Jeff Bussgang, a co-founder and general partner at Flybridge Capital, recently wrote an Extra Crunch that argued it is time for a refresh regarding the technology adoption life cycle and the chasm. His argument went as follows:
- VCs in recent years have drastically underestimated the size of SAMs (serviceable addressable markets) for their startup investments because they were “trained to think only a portion of the SAM is obtainable within any reasonable window of time because of the chasm.”
- The chasm is no longer the barrier it once was because businesses have finally understood that software is eating the world.
- As a result, the early majority has joined innovators and early adopters to create an expanded early market. Effectively, they have defected from the mainstream market to cross the chasm in the other direction, leaving only the late .
- That is why we now high-growth markets with no limit to their upside. There is no chasm to cross until much later in the life cycle, and it isn’t worth much effort to cross it then.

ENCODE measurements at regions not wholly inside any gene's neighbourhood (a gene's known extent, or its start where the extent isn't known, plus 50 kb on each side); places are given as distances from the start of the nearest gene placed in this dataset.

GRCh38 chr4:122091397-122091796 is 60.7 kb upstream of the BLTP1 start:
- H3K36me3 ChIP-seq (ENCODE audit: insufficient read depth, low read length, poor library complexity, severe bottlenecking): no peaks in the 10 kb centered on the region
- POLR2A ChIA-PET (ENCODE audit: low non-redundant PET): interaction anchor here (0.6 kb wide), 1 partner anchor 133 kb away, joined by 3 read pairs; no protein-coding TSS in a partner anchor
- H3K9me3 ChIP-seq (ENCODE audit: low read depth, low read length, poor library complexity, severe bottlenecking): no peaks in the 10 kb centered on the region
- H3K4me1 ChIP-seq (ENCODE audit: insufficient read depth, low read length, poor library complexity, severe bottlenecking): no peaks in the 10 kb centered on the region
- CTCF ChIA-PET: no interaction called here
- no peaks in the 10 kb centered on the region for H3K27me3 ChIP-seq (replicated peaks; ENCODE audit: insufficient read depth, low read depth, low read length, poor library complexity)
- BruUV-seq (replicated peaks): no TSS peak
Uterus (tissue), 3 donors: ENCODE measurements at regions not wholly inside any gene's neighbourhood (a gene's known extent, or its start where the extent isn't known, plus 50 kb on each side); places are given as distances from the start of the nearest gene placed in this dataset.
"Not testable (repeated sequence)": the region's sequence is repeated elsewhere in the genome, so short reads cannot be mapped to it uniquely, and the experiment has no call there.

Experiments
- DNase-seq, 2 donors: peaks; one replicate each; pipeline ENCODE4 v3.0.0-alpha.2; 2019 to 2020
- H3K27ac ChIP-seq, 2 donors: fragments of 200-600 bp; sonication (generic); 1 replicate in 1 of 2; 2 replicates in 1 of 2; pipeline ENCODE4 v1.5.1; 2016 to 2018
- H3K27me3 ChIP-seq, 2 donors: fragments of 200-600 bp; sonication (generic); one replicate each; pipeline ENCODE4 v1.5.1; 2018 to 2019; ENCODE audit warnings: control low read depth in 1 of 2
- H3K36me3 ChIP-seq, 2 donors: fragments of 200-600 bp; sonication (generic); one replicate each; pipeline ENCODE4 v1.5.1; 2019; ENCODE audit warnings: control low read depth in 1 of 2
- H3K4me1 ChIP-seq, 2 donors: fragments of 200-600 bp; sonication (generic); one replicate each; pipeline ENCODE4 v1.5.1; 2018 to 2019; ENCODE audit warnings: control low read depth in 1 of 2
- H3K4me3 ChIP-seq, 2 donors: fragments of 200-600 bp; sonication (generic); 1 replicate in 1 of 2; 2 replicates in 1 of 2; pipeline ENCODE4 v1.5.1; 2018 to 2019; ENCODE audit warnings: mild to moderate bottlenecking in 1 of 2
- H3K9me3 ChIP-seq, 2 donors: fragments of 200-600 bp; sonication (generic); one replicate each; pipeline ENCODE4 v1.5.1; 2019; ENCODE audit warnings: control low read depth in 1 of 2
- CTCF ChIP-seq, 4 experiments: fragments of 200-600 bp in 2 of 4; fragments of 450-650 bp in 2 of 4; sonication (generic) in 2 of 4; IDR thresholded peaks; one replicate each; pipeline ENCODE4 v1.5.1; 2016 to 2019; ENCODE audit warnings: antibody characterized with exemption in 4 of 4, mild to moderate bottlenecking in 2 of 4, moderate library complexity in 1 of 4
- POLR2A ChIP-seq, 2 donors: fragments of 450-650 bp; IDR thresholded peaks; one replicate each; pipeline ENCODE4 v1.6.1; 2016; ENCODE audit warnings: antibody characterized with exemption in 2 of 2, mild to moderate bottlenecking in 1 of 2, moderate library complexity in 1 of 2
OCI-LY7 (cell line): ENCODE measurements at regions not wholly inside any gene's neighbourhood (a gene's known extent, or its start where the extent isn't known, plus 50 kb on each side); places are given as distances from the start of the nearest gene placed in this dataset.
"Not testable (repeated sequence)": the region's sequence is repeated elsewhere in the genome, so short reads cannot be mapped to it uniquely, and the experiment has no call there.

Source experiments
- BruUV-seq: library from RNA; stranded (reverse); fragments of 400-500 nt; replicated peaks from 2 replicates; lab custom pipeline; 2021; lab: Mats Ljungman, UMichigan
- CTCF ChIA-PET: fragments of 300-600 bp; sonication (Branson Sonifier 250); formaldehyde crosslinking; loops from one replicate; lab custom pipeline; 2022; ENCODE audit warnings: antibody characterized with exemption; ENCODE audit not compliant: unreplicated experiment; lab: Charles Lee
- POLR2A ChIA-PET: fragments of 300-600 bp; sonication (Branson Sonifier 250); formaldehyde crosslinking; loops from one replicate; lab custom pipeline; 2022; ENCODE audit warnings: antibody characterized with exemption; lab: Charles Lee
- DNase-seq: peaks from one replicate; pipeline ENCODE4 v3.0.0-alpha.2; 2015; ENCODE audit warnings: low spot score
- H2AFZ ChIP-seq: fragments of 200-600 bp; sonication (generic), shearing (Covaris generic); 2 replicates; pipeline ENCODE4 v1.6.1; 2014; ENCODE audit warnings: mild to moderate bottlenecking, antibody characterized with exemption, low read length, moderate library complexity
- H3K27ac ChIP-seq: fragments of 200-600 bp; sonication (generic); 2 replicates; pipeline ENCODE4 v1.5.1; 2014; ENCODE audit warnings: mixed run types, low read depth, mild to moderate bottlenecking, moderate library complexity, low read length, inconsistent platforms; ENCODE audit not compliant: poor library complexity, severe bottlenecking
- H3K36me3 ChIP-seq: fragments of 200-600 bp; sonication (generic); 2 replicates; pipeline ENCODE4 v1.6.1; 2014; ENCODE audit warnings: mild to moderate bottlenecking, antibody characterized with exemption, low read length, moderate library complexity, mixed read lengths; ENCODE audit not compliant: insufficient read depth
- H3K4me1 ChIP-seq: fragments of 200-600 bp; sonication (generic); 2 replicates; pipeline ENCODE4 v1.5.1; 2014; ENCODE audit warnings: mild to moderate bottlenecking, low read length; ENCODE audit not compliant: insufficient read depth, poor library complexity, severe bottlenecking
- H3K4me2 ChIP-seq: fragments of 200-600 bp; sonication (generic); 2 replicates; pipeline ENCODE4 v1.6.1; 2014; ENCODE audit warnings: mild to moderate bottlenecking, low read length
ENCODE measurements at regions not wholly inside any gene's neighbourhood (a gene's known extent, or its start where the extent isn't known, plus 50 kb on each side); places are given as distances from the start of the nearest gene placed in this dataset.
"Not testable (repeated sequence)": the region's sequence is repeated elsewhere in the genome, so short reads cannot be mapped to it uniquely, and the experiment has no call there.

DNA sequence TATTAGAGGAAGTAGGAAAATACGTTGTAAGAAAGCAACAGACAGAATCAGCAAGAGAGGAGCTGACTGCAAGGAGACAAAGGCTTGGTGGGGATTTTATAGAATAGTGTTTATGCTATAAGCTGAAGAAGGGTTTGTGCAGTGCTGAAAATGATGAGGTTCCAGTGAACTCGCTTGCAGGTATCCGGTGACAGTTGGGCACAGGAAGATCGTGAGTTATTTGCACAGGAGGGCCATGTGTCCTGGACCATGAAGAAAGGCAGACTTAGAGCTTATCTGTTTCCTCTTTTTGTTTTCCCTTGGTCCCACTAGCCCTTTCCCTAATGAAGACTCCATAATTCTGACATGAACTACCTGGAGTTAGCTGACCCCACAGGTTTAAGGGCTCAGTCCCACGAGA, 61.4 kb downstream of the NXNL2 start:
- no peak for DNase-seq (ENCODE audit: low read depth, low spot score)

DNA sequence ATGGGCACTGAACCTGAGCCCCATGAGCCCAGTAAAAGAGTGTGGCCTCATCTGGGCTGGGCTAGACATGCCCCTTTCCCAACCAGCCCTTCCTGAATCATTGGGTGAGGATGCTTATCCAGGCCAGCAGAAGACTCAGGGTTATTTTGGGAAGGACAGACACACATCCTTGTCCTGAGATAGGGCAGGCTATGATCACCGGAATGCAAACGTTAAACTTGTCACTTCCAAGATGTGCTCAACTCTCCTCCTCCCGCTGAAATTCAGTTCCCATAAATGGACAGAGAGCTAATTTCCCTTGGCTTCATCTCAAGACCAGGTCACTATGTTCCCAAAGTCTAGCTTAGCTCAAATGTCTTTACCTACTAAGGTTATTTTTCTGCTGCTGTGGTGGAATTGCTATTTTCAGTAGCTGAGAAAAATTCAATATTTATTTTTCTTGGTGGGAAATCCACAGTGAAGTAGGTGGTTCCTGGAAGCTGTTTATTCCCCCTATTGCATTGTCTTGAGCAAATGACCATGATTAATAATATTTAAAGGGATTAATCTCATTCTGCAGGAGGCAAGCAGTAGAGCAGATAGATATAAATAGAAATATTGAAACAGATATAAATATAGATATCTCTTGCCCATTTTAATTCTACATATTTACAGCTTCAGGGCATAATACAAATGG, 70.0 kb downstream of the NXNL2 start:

I agree with Jeff that we areadoption at levels that would have astonished investors from prior decades. In particular, I agree with him when he says:
The pandemic helped accelerate a global appreciation that digital innovation was no longer a luxury but a necessity. As such, companies could no longer wait around for innovations to cross the chasm. Instead, everyone had to embrace change or be exposed to an existential competitive disadvantage.
The pandemic created a flotilla of chasm-crossings because it unleashed a genuine set of existential threats. But this is crossing the chasm! Pragmatic customers are being forced to adopt because they are under duress. They do not into the vision of software eating the world. It is because their very own lunches are being consumed.
The key here is to understand the difference between two buying decision processes: visionaries and technology enthusiasts (the early adopters and innovators) and pragmatists (the early majority).
The key here is to understand the difference between two buying decision processes; one goes to visionarieshnology enthusiasts (the early adopters and innovators) and the others (the early majority). The early group makes their decisions based on their analyses. They do not look to others for corroborative support. Pragmatists do. Indeed, word-of-mouth endorsements are the most impactful input not only about what to buy and when but also from whom.